L’autre Afrique

LONDRES – L’image que l’on se fait généralement de l’Afrique est celle d’un continent enlisé dans des conflits sanglants et une misère noire. Mais cette perception, basée sur les régimes africains les plus corrompus, est injuste et trompeuse – elle revient à dire que tous les Européens sont coupables de « nettoyage ethnique » à cause de ce qui s’est passé dans l’ancienne Yougoslavie. L’Afrique a bien sûr des États faillis, mais la plupart des 53 pays qui composent le continent sont pour l’essentiel des endroits paisibles et agréables.

L’an dernier, l’indice Ibrahim annuel de la gouvernance en Afrique, établi par ma fondation, a montré que la gouvernance s’était améliorée dans les deux tiers des pays africains. Si nous nous référons à des politiciens comme Joaquim Chissaro, l’ancien président du Mozambique, ou Festus Mogae, l’ancien président du Botswana, ou des hommes comme Kofi Annan et Nelson Mandela, l’envergure du leadership africain est évidente.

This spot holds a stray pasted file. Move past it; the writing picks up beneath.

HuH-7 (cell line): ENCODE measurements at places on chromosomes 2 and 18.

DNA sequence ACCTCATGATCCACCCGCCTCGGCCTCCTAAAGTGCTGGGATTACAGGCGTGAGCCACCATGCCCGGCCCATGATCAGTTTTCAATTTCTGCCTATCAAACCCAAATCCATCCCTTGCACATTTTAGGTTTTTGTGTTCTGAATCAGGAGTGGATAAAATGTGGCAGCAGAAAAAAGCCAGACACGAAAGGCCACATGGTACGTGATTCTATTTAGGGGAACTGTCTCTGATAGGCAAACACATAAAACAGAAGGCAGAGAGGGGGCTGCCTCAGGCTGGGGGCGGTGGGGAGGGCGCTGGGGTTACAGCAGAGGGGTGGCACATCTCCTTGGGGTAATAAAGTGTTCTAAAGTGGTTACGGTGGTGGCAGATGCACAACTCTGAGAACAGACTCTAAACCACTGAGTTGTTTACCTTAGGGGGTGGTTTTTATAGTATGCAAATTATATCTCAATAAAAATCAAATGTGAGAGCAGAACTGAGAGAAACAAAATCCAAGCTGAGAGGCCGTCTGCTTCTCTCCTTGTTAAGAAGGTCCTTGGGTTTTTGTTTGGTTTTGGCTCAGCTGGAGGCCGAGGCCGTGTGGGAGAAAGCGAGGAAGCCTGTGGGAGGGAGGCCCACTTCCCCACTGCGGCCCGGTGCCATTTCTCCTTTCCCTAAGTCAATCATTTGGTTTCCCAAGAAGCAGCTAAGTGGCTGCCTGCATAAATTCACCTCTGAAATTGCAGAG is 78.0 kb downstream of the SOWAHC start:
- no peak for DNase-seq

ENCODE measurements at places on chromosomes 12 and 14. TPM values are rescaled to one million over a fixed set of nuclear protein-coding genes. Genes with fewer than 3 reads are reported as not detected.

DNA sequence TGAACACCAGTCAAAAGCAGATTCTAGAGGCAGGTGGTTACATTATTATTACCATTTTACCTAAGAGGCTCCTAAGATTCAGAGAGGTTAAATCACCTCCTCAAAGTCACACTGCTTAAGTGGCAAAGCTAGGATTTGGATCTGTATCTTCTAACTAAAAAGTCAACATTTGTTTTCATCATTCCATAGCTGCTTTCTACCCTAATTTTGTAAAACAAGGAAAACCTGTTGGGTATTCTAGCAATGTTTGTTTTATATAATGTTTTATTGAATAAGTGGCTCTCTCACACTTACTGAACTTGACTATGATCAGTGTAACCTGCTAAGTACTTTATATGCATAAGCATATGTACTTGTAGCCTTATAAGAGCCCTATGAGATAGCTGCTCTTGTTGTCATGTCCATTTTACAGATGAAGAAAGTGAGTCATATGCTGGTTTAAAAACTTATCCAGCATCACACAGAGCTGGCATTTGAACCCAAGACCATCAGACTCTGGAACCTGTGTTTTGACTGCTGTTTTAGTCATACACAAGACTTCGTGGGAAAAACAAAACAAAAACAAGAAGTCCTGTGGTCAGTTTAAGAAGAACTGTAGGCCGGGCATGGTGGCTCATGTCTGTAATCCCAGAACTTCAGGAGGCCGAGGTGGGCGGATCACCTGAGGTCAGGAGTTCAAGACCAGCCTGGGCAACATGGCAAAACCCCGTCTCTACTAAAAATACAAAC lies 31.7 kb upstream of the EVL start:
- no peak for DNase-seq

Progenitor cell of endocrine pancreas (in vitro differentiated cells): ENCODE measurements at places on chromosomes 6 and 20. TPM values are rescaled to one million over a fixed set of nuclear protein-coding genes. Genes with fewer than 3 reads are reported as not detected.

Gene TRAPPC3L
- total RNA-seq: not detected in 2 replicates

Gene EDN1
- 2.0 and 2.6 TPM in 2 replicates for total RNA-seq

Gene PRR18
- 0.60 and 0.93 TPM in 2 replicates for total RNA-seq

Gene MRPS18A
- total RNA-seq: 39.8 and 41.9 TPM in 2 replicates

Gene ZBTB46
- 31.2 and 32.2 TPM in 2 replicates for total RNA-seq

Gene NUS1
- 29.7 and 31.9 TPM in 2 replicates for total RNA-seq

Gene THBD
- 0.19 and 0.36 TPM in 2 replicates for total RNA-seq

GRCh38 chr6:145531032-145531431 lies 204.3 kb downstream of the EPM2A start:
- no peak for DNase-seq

Ce point est important parce qu’une bonne gouvernance est la pierre angulaire du développement. Les gouvernements doivent établir un environnement qui permette au secteur privé de créer des emplois. D’autre part, les responsables ne peuvent pas considérer les finances publiques comme un compte bancaire privé. Même si la responsabilité du gouvernement est de fournir des services aux citoyens, c’est à la société civile de veiller à ce que les autorités oeuvrent dans ce sens. Une société civile forte qui suit de près et demande davantage à ses dirigeants est essentielle à l’amélioration de la gouvernance en Afrique. Comme dans le domaine de l’économie, l’offre est stimulée par la demande.

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